The Rise of Sports Tracking Technology

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Photo by Kamil S on Unsplash
Photo by Kamil S on Unsplash

The old adage of “if you can’t measure it, you can’t manage it” is alive and well in the business world. Analytics are used today more than ever before, with tracking systems built into most websites and specialist software used to monitor workflows in offices, production lines in factories, and sales in shops.

This philosophy has been slowly leaking into other areas of life. One of these is sport, where it’s now possible for the average consumer to go out and buy a whole range of fitness trackers, from general ones like Fitbit which will track your heart rate and how many steps you do throughout the day, through to specialist devices for runners or cyclists like the Garmin Fenix 6X Pro.

 

However, sports tracking technology goes way beyond just counting your steps, monitoring your heart rate and tracking the route you follow while you’re out jogging. A huge industry has sprung up and athletes, coaches and teams look to gain the smallest of advantages over their competitors.

For example, in Formula 1, a team will spend millions of dollars to gain just a tenth of a second advantage over their competitors. Tracking technologies have been one of the factors that have allowed them to do this so methodically, as they track the cars, their drivers, mechanics in the pitlane, and minute factors like wind flow over the tiniest sections of their car’s bodywork.

Photo by Tyler Nix on Unsplash
Photo by Tyler Nix on Unsplash

 

Hawk-Eye

Hawk-Eye is a system that is most famous for its use in tennis, but was first used in cricket and has since been implemented in rugby, hurling, badminton, association football, volleyball, and Gaelic football.

It uses six or seven cameras to track the movements of the ball on the pitch/court, and triangulates its position based on the pooled data. It’s been used in the English Premier League to record whether a ball passed the goal line and in tennis’ Challenge System.

 

Player Tracking

While the Hawk-Eye system tracks the movement of the ball, other systems have been designed to track the players. In the NBA, a system called SportVu was used to record the position of each player, the ball, and even the referees 25 times every second during the game.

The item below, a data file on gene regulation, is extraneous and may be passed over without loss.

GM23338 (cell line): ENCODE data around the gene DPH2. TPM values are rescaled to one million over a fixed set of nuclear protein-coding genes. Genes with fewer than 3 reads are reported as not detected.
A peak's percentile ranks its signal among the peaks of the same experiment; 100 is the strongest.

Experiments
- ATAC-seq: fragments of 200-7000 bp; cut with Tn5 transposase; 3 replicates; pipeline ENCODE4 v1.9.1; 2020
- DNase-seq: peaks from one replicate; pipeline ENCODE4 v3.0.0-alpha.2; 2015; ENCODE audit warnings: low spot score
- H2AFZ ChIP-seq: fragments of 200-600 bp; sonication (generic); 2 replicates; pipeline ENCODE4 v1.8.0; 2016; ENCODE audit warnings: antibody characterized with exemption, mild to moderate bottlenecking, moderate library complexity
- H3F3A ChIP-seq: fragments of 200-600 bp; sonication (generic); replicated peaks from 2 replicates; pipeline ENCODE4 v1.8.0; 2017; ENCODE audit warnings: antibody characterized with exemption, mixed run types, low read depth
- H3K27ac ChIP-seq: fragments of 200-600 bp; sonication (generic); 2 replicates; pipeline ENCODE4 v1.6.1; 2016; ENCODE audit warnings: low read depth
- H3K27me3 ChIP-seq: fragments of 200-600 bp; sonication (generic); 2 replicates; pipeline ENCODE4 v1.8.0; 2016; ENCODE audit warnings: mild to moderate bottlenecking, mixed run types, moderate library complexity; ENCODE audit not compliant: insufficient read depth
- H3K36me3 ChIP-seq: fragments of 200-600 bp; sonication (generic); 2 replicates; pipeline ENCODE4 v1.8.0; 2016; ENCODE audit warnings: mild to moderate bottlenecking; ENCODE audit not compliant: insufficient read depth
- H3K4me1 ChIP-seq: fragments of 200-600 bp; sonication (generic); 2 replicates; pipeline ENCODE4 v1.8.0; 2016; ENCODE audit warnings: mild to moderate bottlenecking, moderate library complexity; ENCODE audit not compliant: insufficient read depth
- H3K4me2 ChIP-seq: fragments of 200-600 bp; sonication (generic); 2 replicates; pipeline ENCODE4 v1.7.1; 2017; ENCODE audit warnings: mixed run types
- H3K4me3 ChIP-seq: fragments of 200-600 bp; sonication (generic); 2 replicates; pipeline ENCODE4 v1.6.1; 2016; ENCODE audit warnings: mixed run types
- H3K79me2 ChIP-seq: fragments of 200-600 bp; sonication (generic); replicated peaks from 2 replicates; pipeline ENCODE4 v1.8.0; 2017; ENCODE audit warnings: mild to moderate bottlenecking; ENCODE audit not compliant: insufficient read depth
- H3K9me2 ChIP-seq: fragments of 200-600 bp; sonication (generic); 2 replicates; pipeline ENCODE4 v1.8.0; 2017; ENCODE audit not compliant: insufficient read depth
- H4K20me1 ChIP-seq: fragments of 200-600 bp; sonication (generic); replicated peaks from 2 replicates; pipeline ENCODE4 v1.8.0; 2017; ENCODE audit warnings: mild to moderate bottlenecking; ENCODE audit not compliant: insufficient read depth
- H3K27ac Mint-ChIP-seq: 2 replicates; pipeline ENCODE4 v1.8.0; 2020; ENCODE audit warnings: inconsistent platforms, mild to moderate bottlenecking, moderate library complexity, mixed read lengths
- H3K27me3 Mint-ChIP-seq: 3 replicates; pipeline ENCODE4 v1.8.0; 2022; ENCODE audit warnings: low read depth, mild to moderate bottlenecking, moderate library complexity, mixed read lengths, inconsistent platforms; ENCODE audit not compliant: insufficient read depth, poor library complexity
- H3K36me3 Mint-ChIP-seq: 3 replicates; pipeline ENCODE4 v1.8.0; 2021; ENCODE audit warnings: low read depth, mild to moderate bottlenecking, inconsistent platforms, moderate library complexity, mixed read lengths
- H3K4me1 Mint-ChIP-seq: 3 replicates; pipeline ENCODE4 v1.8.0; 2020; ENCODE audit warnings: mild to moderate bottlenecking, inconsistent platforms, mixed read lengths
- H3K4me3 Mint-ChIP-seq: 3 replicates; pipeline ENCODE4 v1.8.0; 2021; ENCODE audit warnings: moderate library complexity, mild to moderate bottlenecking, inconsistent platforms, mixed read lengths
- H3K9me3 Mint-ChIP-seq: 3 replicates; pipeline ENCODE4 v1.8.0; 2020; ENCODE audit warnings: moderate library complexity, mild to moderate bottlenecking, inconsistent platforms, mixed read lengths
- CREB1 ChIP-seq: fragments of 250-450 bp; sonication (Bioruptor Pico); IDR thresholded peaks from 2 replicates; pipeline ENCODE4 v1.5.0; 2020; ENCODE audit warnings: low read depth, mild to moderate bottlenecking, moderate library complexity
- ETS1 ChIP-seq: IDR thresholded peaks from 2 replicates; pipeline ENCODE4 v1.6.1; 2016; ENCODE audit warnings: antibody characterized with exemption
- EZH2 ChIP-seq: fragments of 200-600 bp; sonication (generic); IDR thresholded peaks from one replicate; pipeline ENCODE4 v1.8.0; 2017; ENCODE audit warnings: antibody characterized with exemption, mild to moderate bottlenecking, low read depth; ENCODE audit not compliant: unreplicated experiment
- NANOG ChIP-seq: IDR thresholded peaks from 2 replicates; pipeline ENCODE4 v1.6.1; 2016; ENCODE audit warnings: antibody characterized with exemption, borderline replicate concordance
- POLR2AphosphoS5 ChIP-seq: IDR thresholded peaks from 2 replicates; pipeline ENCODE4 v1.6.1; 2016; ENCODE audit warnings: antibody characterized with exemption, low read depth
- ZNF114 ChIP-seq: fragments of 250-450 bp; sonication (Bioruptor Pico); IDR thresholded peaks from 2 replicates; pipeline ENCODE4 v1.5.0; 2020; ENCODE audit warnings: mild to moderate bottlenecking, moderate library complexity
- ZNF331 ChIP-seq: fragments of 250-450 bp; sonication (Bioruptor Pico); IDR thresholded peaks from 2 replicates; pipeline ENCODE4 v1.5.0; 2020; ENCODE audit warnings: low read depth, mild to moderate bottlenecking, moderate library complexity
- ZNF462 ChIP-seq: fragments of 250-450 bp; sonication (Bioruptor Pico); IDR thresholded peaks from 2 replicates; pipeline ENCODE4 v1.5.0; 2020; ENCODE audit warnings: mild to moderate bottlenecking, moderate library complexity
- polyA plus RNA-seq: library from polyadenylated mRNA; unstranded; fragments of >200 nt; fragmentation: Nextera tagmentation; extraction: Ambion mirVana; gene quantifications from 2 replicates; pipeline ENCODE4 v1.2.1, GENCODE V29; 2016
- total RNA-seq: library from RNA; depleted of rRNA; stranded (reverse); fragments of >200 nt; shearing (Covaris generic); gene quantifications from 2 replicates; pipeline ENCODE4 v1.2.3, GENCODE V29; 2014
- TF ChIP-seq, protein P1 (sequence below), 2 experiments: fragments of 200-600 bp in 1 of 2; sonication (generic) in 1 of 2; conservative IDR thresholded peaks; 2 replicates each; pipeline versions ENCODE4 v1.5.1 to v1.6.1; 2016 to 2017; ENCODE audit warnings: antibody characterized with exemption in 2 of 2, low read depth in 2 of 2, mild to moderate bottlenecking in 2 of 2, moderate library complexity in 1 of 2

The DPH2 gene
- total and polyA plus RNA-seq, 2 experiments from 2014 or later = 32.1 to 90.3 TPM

Individual teams used SportVu to analyse the positioning of players during the game and make recommendations to them on where they could be in a similar play next time.

 

SportVu was replaced by Second Spectrum in 2017, which the NBA uses to collect and report statistics like the speeds players travelled at, the distance they covered during the game, the number of rebounding opportunities, the number of passes, and how many points were generated from assists.

Second Spectrum now also provide similar tracking systems to the English Premier League and Major League Soccer in the US.

 

Casinos

Similar technology to track players is also used in casinos. People who play games like roulette online will expect to be digitally tracked just like they are on any other website, with their activity tied to their online account.

 

However, physical casinos use complex camera systems to track the movements of each person as they move about the casino floor, just like how players are tracked on a tennis court or a hockey rink. This tracking gives the casino managers detailed and comprehensive information about each player’s performance, the games they play the most, and how successful they have been.

 

Tracking for Safety

In the same way that your smartwatch or fitness tracker will monitor your heart rate, several motorsports have begun using a tracking device to monitor the vital signs of drivers.

 

Thankfully, crashes in motorsport do not usually lead to major injuries or fatalities due to improvements in car and track safety. However, when a driver does crash it’s important that they are checked by a doctor as quickly as possible.

 

Trackside medics usually arrive on the scene in seconds, but saving a few extra seconds is precious in such situations. This is why the FIA introduced a biometric glove that reported the driver’s vital signs to the medical car to allow doctors to understand the driver’s blood oxygen level and heart rate before they even arrive.

 

The quest for ever increased performance and safety will continue to drive the development of new tracking systems for sports for years to come. After all, if it can be measured, it can be managed.

 

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